The Rewilding Europe initiative

Rewilding Europe is a non-profit organisation based in the Netherlands. It was founded in 2011 by Frans Schepers, Staffan Widstrand, Neil Birnie and Wouter Helmer to create rewilded landscapes in Europe. Today, the organisation works with a rich network of partners – both locally, regionally and at the governmental level.

In addition to their work with rewilding areas throughout Europe, Rewilding Europe is also involved in the Taurus project, where the aim is to use existing cattle breeds to breed-back to something that would be very similar to the aurochs that once roamed the open grasslands of Europe.

Rewilding Europe areas

By 2021, Rewilding Europe was working with eight different rewilding areas across Europe.

Central Apennines rewilding area (Italy)

Central ApenninesThe Apennies are a mountain range running along the length of peninsular Italy. Compared to the northern and southern segments, the central Apennines are thicker and more complex, with an outer and an inner arc. The central Apennines includes several ecosystems and exhibits a high degree of biodiversity. Here, Rewilding Europe is working chiefly with the creation of four ”coexistence corridors” that will connect the already protected areas with each other, while also promoting the local economy. He main protected areas are the Abruzzo and Majella National Parks and the Sirente Velino Regional Park.

A branch of the project is focused on reducing the problem with bears on the roads, by improving signage and replacing old fencing with mobile electric fences.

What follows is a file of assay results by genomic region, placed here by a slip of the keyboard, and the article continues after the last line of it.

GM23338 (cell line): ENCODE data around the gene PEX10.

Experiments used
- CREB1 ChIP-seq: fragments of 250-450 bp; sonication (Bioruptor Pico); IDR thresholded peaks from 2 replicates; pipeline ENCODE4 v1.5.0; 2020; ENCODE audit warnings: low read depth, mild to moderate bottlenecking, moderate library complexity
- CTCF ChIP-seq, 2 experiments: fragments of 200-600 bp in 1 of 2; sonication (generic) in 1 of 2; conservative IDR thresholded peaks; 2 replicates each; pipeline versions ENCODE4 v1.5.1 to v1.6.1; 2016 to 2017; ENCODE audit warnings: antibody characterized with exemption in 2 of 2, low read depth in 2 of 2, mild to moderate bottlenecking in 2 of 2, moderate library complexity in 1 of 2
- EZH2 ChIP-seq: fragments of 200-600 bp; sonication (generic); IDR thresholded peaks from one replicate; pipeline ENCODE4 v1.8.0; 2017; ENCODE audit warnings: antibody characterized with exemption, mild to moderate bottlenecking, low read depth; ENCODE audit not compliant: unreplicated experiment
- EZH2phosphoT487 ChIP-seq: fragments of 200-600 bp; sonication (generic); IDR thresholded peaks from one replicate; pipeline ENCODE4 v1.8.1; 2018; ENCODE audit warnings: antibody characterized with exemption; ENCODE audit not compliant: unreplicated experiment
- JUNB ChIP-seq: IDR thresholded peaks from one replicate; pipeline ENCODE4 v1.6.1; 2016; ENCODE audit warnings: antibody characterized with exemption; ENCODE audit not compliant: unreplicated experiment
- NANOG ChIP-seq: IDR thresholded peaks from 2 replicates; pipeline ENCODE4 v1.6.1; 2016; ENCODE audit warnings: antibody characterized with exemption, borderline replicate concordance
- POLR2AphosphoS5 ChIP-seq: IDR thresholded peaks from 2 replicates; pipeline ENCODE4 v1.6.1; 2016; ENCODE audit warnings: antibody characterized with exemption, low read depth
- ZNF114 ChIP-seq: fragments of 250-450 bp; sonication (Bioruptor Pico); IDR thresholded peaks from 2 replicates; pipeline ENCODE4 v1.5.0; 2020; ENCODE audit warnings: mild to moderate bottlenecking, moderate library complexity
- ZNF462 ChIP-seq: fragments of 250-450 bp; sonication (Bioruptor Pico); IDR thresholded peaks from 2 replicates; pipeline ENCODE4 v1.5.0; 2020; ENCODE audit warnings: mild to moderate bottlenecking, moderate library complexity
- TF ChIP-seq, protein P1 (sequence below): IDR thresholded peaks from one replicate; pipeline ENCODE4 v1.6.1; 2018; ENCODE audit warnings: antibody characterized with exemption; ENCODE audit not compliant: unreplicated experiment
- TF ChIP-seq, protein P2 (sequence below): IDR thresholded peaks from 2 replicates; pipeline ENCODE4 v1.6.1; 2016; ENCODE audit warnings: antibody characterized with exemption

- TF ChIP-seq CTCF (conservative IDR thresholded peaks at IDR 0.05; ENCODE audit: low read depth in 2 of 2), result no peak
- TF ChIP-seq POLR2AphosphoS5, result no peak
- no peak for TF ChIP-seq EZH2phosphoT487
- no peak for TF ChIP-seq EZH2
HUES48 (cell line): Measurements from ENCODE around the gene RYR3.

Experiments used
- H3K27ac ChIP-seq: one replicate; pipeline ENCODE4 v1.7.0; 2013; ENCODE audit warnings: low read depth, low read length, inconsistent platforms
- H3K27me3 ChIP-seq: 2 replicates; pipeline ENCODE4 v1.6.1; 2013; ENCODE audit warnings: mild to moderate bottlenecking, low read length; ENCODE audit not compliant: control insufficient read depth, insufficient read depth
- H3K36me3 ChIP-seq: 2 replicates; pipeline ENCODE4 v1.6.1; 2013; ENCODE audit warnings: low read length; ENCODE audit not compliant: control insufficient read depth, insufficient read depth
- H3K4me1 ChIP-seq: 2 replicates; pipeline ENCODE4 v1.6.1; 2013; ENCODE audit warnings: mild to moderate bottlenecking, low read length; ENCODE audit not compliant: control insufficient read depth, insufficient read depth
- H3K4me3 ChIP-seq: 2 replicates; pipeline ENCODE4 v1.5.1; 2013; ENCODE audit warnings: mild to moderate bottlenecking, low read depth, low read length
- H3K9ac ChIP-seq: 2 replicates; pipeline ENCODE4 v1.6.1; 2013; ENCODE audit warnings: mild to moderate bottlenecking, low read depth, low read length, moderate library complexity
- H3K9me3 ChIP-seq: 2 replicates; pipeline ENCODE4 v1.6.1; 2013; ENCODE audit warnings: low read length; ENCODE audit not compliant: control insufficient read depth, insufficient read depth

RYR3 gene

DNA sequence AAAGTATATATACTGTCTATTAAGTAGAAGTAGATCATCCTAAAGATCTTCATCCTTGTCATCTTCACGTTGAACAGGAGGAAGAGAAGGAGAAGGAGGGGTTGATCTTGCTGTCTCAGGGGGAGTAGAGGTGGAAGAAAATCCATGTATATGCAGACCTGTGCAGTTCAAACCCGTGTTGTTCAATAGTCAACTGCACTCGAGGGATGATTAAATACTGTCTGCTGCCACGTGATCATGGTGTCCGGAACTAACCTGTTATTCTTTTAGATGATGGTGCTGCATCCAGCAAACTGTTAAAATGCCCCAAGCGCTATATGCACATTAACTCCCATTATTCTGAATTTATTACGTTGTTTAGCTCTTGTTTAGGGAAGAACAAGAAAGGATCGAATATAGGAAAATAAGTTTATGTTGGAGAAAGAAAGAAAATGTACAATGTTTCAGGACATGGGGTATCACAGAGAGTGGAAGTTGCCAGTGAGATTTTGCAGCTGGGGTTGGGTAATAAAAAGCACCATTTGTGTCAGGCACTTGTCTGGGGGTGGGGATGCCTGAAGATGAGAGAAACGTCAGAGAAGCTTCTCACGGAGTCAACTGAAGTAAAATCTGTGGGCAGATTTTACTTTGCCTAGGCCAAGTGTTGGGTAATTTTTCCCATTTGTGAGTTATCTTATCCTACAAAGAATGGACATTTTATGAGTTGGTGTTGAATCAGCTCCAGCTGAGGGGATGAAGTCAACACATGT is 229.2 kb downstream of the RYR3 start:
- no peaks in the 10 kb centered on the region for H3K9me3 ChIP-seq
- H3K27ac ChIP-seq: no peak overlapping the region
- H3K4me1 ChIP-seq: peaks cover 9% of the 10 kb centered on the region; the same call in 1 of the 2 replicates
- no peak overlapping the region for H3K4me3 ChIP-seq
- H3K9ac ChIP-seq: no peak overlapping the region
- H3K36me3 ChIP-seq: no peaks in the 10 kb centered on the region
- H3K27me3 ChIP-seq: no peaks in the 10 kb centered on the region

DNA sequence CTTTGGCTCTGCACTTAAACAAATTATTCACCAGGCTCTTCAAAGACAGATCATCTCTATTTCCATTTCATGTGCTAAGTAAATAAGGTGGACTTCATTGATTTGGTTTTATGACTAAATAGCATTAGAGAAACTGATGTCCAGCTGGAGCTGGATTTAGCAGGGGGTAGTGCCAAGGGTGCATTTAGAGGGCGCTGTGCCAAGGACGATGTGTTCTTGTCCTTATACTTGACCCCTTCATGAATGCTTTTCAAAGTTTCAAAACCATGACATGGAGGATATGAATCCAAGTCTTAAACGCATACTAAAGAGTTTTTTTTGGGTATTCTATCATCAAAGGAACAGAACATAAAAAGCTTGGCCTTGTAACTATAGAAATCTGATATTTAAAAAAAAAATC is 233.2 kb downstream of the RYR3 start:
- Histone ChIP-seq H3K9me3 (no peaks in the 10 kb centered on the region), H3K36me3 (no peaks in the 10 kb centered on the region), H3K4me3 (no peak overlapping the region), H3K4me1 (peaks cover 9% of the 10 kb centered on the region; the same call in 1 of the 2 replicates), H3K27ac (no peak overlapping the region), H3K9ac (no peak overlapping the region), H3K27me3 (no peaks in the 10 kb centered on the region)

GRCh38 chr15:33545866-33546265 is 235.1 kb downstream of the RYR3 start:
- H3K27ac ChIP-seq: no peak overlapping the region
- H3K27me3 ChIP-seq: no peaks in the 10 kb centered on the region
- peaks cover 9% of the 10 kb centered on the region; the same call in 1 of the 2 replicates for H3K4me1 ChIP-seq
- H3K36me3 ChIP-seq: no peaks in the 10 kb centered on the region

Greater Côa Valley rewilding area (Portugal)

Greater Coa ValleyThis rewilding area is located in Portugal, in the border region towards Spain. Many farmers have left the area and much less cattle live here now than before. To bring back grazing, Rewilding Europe is promoting the presence of semi-wild livestock such as feral sturdy horses and cattle.

Grazing is partly promoted as a way to keep the landscape open to reduce the risk of forest fires, but Rewilding Europe also hopes that keeping the grass (instead of allowing the land to become forest) will encourage wild populations of roe deer and make it possible to reintroduce the Iberian ibex.

There is also plans to increase the number of wolfs, create a green corridor and promote ecotourism.

Swedish Lapland rewilding area (Sweden)

Rewilding Europe is working with fishing associations on the Råne and Piteå rivers. The aim is to boost fish migration through river restoration, spawning ground restoration and the removal of artificial obstacles. Sonar-based fish counters are now being used on the rivers to keep track of progress.

Rewilding Europe is also supporting eco tourism businesses, with a focus on fishing and otter watching, plus Sami-run wildlife tourism and guided reindeer tours. (The Sami are an indigenous people in this region.)

Danube delta rewilding area (Romania)